Beyond exploring the satisfaction and annoyances that love can bring, Salvat can bring a sweet tenderness to his lyrics. Opening with submerged, melancholy piano chords, “Sunbeams” eventually transforms into a crawling, sexy R&B-influenced track where Salvat revels in the discovery of not just a partner – but the appreciation of having one (“Sunbeams / I found you in the silence /Finally, I see what’s mine”). Regret seeps through the beautiful ballad “Honey On The Tongue”, which has Salvat embodying a more traditional version of himself than we’ve heard on prior albums. Featuring dominant piano and underlying synths, he uses the title as a metaphor for how easily – and tragically – feelings slip away. “Too long, too long / I led you on / I should’ve set you free by now,” he confesses.
The song that is both a highlight and is practically screaming to be the next single is “Happy” which has a relentlessly catchy chorus. Here, Salvat explores the aftermath of a breakup, fantasising about leaving his old life behind to get away from pain, despite his flimsy insistence that he holds no bitterness towards the person (“I don’t blame you for anything / But…”). With percolating, synthy production, it’s hard to really engage with the sad content of the lyrics when you can’t help nodding your head. Even when the euphoric chorus arrives and he sings “If this is what you wanted / Are you happy?” with a biting sarcasm, you are still subsumed in the fun aspects of the track.
Final track “Islands” is a powerful and introspective closer that features Salvat’s vocals at their most intense and belted with production to match. With elements of pop and rock mixed together to create a dynamic soundscape, he draws comparison between the life trajectory of friends who are getting married and having babies while Salvat himself remains unattached and perhaps not where he expected to be. The singer gives voice to the anger stemming from comparison to others and the negative aspects of the early years of adulthood from the familial disappointment (“Mother says it’s such a shame / That I’ve only got myself to blame”) and indulgent excess (“Lying under cocaine skies”). As the climax to a great album, this packs the appropriate punch. It’s personal, profound and, frankly, one of the best tracks Salvat has recorded.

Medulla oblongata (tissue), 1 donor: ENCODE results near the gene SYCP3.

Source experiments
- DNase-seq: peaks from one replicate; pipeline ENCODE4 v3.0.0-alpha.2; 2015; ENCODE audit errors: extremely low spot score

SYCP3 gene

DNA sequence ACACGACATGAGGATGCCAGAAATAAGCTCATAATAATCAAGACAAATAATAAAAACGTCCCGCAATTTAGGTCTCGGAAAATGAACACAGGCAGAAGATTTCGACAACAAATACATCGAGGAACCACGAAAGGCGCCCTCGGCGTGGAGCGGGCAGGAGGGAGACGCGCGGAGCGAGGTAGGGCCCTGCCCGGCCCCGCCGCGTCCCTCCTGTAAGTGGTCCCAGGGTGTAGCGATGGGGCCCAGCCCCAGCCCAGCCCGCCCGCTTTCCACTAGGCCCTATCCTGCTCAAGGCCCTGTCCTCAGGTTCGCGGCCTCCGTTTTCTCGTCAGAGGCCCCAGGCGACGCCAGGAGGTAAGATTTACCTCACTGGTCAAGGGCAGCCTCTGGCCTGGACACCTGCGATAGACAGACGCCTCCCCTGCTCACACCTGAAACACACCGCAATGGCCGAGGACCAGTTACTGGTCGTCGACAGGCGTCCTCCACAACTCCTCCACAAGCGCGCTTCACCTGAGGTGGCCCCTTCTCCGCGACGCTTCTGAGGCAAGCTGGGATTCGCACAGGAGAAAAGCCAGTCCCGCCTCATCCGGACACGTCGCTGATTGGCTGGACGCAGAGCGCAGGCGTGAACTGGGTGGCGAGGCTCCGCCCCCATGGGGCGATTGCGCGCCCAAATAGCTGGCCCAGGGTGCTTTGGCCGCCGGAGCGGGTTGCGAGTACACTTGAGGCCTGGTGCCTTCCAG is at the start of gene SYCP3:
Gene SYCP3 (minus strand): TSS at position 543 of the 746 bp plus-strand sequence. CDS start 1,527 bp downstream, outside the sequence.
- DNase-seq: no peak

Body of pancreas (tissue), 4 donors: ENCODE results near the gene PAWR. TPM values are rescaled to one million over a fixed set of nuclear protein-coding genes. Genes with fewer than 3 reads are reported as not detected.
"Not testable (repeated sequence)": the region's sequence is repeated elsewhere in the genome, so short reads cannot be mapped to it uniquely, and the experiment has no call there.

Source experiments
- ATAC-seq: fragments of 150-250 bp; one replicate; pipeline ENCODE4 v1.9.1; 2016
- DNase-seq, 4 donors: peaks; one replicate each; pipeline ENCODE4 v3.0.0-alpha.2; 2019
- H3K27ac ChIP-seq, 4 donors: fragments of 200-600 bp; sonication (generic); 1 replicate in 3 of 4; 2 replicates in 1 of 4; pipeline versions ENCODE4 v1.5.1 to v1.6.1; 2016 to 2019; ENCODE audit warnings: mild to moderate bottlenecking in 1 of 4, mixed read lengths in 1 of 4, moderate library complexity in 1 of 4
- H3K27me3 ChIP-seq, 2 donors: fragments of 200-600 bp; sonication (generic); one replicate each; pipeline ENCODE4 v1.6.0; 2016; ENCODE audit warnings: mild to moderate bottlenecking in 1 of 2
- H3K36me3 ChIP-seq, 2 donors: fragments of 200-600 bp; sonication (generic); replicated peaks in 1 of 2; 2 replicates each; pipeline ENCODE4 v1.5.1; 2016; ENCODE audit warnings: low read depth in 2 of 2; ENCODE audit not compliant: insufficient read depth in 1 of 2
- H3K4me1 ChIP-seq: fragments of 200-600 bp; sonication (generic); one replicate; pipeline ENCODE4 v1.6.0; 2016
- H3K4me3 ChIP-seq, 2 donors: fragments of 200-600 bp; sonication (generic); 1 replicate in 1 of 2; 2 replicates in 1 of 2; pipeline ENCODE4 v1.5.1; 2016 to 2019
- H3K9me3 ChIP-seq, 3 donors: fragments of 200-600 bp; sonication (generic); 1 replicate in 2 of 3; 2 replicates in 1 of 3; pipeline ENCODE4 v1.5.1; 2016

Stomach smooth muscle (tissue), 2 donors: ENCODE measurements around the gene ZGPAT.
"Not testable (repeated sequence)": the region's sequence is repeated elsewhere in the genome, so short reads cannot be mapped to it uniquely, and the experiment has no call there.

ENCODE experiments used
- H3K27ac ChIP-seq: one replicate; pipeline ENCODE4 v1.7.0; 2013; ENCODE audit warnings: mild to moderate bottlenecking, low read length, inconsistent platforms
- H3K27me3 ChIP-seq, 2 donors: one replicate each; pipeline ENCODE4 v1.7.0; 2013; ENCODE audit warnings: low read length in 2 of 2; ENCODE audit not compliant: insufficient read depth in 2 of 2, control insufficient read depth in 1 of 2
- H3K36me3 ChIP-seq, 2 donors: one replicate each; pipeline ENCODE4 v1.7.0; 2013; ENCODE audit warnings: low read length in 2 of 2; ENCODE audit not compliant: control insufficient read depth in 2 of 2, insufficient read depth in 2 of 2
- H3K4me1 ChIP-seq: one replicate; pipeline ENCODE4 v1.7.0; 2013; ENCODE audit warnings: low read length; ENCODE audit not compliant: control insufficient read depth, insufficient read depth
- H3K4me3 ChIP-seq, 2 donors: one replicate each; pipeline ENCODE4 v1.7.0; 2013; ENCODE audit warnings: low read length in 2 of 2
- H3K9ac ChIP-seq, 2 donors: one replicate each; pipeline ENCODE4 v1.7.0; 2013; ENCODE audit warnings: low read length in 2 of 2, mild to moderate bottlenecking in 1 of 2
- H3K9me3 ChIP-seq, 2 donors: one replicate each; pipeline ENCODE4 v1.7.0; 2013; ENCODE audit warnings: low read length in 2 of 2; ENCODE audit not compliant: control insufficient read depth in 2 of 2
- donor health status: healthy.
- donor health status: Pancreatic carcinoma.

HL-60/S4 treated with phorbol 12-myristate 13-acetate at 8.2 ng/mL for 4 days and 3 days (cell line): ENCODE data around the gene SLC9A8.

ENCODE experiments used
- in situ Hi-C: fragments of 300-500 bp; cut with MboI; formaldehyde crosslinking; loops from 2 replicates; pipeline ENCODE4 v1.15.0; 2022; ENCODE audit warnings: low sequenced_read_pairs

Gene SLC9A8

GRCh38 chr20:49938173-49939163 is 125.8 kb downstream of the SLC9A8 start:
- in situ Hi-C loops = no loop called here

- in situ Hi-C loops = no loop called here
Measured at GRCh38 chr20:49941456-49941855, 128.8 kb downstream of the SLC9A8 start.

Like its cover art suggests, Islands is a brilliant and colourful set of songs in which Salvat reflects on relationships both satisfying and cruel and how they altered the course of his life. The songs are engaging, memorable, fun and sometimes pretty goddamn sad, but such variety only contributes to his power as a songwriter. Too aware of the complexities and hypocrisy that underline romance, Salvat refuses to shy away from the messy role he has played in his past romances, and, as such, instils each song with an honesty that should be applauded.